At this time, there are no specific treatments available for monkeypox infection, but monkeypox outbreaks can be controlled.
Smallpox vaccine, cidofovir, ST-246, and vaccinia immune globulin (VIG) can be used to control a monkeypox outbreak. CDC guidance was developed using the best available information about the benefits and risks of smallpox vaccination and drug use for the prevention and management of monkeypox and other orthopoxvirus infections.
Because monkeypox virus is closely related to the virus that causes smallpox, the smallpox vaccine can protect people from getting monkeypox. Past data from Africa suggests that the smallpox vaccine is at least 85% effective in preventing monkeypox. Experts also believe that vaccination after a monkeypox exposure may help prevent the disease or make it less severe.
Smallpox vaccine is not currently available to the general public. In the event of another outbreak of monkeypox in the U.S., CDC will establish guidelines explaining who should be vaccinated under an investigational new drug (IND) protocol. For more information about the smallpox vaccine please visit CDC’s Smallpox Vaccination Information for Health Professionals.
Data is not available on the effectiveness of Cidofovir and Brincidofovir in treating human cases of monkeypox. However, both have proven activity against poxviruses in in vitro and animal studies.
It is unknown whether or not a person with severe monkeypox infection will benefit from treatment with either antiviral, although their use may be considered in such instances. Brincidofovir may have an improved safety profile over Cidofovir. Serious renal toxicity or other adverse events have not been observed during treatment of cytomegalovirus infections with Brincidofovir as compared to treatment using Cidofovir.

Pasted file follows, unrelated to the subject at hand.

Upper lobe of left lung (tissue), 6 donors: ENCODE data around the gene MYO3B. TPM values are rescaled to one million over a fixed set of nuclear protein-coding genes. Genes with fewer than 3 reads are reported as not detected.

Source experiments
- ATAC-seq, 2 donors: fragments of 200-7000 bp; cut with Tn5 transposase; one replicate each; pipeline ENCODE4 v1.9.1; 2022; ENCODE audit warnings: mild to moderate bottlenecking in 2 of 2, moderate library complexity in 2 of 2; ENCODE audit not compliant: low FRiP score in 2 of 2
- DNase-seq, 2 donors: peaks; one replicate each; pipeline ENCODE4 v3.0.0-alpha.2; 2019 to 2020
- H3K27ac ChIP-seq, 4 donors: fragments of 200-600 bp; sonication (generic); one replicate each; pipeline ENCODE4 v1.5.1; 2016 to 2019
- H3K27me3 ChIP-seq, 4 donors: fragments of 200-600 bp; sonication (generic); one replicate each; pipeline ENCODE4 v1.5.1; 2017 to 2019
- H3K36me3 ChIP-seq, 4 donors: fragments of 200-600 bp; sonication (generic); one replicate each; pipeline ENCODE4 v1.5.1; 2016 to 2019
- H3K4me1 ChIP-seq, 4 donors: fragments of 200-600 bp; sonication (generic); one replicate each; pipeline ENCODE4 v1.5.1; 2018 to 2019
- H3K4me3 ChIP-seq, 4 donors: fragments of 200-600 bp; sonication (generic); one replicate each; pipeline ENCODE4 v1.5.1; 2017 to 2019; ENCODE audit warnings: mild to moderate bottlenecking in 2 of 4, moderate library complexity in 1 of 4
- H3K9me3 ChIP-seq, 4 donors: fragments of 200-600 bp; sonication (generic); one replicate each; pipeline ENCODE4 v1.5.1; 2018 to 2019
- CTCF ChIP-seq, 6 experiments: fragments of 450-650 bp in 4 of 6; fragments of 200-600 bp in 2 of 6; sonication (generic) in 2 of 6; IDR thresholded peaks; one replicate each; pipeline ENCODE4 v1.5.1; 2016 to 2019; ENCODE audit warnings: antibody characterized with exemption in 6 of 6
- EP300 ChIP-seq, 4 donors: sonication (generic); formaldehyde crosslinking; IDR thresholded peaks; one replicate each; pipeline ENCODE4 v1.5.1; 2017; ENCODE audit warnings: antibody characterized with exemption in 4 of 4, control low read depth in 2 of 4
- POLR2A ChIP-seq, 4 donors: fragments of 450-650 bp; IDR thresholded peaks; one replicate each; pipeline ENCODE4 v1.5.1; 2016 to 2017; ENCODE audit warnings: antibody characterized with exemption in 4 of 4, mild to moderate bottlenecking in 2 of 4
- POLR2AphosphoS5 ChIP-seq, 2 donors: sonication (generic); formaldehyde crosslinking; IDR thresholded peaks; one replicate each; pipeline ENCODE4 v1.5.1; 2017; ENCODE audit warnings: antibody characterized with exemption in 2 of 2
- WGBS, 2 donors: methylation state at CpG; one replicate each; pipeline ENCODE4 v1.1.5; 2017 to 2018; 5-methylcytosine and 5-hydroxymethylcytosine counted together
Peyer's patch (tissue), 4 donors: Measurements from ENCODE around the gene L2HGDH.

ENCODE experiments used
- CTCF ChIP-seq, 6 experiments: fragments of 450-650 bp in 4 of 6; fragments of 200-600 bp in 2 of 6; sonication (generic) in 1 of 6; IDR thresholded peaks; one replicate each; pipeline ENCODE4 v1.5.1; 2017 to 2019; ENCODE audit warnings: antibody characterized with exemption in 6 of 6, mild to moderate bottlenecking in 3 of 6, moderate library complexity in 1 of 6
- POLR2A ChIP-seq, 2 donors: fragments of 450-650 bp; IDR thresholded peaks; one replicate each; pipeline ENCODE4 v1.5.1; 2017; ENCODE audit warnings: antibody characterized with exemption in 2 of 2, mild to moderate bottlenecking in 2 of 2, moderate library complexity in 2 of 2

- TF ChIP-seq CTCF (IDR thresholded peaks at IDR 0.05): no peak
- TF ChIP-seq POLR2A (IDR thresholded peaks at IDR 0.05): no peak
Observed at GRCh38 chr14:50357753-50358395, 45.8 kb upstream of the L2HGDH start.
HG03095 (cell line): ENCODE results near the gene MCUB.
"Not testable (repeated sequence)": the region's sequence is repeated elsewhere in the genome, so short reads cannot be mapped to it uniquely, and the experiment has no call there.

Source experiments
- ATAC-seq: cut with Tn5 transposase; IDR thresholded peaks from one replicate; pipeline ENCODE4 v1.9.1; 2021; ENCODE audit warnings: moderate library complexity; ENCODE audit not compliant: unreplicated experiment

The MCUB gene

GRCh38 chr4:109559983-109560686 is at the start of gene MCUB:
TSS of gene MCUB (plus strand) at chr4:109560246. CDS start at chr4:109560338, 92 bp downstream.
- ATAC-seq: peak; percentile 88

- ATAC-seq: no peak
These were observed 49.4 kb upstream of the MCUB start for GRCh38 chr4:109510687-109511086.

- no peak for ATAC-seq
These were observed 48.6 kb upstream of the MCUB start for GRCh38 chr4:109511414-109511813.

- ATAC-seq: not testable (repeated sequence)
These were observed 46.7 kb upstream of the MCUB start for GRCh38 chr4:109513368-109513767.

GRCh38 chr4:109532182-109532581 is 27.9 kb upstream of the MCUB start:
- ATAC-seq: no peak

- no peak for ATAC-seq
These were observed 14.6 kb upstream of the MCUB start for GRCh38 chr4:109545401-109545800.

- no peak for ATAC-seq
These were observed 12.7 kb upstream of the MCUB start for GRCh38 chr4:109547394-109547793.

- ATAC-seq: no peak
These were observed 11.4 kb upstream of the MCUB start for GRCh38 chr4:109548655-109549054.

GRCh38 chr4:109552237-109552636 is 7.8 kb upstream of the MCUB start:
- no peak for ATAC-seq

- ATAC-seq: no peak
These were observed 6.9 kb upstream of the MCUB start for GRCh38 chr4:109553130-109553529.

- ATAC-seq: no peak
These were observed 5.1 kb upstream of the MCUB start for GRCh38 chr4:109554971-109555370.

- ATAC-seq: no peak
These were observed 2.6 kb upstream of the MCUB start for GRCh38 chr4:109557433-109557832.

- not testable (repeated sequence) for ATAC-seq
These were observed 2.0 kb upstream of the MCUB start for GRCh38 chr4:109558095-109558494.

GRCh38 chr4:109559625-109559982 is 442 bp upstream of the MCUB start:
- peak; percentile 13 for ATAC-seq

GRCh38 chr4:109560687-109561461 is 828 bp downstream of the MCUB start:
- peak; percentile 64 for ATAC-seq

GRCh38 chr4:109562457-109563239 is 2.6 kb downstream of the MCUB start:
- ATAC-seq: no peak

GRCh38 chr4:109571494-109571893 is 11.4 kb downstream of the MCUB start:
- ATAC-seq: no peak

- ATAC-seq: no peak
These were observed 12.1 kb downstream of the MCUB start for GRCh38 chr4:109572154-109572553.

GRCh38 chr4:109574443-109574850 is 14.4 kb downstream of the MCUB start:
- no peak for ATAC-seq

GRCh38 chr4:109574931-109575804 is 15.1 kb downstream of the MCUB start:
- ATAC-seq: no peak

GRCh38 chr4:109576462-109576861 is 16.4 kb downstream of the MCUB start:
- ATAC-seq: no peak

Data is not available on the effectiveness of ST-246 in treating human cases of monkeypox.
Studies using a variety of animal species have shown that ST-246 is effective in treating orthopoxvirus-induced disease. Human clinical trials indicated the drug was safe and tolerable with only minor side effects.
Although currently stockpiled by the Strategic National Stockpile, use of ST-246 is administered under an IND.
Data is not available on the effectiveness of VIG in treatment of monkeypox complications. Use of VIG is administered under an IND and has no proven benefit in the treatment of smallpox complications. It is unknown whether a person with severe monkeypox infection will benefit from treatment with VIG, however, its use may be considered in such instances.
VIG can be considered for prophylactic use in an exposed person with severe immunodeficiency in T-cell function for which smallpox vaccination following exposure to monkeypox is contraindicated.